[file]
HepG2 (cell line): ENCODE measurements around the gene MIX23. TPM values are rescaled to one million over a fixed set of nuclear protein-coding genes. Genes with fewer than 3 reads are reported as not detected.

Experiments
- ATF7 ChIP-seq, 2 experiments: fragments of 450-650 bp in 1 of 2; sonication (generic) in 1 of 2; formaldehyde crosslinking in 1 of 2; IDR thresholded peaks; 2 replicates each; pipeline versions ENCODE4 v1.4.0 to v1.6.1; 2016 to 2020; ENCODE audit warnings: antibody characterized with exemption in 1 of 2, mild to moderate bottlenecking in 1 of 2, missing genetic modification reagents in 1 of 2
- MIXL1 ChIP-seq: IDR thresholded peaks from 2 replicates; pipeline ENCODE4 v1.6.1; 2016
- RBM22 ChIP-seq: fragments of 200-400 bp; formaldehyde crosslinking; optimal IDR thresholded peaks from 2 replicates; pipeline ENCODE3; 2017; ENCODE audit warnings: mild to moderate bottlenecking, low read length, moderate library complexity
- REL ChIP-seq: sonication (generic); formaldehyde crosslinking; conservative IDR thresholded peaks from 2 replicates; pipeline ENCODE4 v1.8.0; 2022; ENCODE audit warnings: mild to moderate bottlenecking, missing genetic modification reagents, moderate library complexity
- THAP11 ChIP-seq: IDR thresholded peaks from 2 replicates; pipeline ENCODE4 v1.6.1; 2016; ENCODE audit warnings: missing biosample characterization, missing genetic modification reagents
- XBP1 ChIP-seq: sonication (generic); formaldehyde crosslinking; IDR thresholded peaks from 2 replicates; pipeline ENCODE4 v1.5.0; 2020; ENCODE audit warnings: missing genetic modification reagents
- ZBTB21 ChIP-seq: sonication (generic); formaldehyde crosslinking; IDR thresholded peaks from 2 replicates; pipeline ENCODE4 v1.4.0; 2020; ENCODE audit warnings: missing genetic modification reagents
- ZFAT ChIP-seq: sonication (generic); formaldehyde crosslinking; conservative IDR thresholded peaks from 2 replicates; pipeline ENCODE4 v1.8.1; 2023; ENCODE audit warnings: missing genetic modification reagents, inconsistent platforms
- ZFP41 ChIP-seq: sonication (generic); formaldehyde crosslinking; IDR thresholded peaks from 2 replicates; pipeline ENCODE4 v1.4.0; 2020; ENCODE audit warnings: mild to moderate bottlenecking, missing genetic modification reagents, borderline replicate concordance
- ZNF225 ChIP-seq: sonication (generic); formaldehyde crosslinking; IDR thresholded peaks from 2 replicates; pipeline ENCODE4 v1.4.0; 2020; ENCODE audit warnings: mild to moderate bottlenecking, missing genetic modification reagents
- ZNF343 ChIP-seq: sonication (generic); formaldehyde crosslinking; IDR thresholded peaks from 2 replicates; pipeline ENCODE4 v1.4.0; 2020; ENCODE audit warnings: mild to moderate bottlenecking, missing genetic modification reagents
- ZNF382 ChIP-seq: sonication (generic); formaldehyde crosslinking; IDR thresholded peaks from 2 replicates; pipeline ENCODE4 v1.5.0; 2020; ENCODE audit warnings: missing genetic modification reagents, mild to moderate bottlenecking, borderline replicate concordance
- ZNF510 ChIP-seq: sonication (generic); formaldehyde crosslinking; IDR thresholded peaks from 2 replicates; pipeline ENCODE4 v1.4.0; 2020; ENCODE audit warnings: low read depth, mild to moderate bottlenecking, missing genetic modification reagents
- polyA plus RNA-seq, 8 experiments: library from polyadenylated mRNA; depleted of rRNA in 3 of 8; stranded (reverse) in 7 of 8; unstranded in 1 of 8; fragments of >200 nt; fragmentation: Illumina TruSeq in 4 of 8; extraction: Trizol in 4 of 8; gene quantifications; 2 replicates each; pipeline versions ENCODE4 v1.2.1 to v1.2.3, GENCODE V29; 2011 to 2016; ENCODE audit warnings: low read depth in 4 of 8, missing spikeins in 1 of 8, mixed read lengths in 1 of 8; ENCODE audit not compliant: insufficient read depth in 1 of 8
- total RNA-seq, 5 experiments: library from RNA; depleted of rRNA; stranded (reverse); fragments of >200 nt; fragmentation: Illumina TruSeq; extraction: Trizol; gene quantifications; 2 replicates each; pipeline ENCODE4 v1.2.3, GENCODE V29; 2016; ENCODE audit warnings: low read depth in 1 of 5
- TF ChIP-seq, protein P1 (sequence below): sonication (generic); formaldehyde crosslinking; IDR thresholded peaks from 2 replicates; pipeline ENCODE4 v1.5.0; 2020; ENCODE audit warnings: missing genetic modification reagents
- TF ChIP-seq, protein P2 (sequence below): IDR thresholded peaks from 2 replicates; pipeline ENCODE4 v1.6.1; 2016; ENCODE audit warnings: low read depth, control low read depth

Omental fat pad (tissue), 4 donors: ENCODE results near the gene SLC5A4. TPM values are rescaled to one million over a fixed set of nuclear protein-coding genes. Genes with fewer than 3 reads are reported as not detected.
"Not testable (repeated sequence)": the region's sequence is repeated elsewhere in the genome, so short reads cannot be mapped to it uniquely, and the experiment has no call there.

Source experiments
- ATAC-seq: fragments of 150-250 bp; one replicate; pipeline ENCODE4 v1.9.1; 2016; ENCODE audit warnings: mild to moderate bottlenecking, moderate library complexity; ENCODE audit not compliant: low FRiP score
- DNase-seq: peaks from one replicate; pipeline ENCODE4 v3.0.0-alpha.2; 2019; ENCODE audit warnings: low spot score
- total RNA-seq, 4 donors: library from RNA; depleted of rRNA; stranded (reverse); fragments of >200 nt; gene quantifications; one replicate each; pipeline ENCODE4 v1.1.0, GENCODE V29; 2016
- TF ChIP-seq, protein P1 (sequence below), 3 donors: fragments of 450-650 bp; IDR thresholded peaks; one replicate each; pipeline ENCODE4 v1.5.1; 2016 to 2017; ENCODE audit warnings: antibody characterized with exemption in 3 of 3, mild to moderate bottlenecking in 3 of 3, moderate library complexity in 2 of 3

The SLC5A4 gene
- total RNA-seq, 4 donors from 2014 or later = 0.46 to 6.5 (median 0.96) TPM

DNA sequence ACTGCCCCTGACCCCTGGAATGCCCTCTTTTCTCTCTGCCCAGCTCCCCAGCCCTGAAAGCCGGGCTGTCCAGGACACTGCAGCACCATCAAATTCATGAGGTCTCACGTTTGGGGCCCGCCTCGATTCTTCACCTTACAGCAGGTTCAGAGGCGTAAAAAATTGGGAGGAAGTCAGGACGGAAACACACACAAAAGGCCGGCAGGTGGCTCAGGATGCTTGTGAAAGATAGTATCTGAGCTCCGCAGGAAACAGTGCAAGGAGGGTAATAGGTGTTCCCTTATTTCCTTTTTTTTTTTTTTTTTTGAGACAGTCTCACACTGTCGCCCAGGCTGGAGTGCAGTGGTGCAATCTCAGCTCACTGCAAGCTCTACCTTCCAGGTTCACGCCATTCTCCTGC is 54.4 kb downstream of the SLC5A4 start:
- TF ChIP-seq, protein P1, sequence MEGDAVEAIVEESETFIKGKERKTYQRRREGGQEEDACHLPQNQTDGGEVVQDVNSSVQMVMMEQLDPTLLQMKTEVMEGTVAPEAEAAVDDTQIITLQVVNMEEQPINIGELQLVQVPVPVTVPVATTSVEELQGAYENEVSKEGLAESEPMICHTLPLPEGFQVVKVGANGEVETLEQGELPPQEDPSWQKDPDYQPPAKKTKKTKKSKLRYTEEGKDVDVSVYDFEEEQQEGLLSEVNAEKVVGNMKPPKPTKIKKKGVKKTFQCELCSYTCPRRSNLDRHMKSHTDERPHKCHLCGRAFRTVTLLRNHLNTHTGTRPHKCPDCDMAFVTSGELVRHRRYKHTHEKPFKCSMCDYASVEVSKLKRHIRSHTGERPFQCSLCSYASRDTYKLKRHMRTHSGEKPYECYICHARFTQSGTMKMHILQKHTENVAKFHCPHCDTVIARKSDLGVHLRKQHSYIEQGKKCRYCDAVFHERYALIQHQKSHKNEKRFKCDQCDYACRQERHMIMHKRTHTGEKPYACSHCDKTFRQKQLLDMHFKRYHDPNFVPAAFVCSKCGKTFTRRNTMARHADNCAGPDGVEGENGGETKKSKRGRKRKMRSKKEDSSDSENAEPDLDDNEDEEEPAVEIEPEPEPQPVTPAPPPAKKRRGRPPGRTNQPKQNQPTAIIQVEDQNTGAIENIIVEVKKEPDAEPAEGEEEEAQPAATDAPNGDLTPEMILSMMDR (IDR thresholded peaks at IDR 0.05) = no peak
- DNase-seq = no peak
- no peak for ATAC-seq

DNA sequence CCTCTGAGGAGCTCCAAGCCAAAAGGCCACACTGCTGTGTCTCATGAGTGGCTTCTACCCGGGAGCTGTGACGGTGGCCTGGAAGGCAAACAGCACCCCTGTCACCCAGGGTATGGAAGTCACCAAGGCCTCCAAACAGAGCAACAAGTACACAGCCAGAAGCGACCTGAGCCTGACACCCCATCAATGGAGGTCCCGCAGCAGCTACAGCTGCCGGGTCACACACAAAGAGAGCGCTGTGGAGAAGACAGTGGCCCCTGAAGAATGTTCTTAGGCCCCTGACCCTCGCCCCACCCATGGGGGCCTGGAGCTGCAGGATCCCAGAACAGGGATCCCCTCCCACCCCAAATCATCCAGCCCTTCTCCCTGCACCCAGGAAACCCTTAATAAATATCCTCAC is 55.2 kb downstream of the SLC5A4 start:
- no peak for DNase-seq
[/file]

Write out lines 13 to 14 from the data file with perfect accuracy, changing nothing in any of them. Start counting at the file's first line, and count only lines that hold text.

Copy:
- ZNF343 ChIP-seq: sonication (generic); formaldehyde crosslinking; IDR thresholded peaks from 2 replicates; pipeline ENCODE4 v1.4.0; 2020; ENCODE audit warnings: mild to moderate bottlenecking, missing genetic modification reagents
- ZNF382 ChIP-seq: sonication (generic); formaldehyde crosslinking; IDR thresholded peaks from 2 replicates; pipeline ENCODE4 v1.5.0; 2020; ENCODE audit warnings: missing genetic modification reagents, mild to moderate bottlenecking, borderline replicate concordance